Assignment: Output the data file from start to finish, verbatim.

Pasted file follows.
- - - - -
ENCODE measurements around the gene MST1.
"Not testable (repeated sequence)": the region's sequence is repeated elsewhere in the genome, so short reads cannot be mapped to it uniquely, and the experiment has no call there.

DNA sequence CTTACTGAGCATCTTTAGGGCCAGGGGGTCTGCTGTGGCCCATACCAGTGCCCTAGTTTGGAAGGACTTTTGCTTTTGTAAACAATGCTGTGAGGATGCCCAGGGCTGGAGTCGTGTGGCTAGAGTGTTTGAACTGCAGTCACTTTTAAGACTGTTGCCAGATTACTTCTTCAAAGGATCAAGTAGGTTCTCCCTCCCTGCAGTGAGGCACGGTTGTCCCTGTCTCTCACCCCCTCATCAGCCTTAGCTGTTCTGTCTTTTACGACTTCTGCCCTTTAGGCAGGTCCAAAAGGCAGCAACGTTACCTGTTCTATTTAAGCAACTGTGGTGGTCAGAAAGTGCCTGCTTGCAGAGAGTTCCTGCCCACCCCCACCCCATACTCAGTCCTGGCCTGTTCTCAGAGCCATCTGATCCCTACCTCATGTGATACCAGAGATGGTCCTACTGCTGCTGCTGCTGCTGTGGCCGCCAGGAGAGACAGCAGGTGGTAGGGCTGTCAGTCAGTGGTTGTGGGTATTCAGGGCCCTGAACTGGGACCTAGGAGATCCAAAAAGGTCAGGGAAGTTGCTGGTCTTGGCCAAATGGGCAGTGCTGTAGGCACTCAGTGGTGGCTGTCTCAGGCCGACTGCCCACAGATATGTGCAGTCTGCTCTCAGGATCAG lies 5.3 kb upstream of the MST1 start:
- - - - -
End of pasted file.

ENCODE measurements around the gene MST1.
"Not testable (repeated sequence)": the region's sequence is repeated elsewhere in the genome, so short reads cannot be mapped to it uniquely, and the experiment has no call there.

DNA sequence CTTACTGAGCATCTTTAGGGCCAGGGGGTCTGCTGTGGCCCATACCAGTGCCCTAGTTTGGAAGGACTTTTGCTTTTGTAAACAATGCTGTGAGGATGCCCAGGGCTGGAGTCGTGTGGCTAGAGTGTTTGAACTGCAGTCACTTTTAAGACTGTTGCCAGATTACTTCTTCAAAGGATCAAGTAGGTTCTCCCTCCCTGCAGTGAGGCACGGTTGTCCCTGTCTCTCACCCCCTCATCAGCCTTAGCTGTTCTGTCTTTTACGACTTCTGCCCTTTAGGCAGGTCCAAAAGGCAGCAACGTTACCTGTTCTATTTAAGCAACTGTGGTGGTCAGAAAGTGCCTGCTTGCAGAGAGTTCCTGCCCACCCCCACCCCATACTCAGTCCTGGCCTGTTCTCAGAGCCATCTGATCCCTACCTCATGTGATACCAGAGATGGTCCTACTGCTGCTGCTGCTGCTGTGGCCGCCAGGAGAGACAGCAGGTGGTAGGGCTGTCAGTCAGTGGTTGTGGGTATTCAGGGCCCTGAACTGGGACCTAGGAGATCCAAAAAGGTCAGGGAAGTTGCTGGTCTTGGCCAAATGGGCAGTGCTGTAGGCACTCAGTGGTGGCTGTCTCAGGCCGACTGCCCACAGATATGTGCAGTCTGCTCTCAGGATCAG lies 5.3 kb upstream of the MST1 start: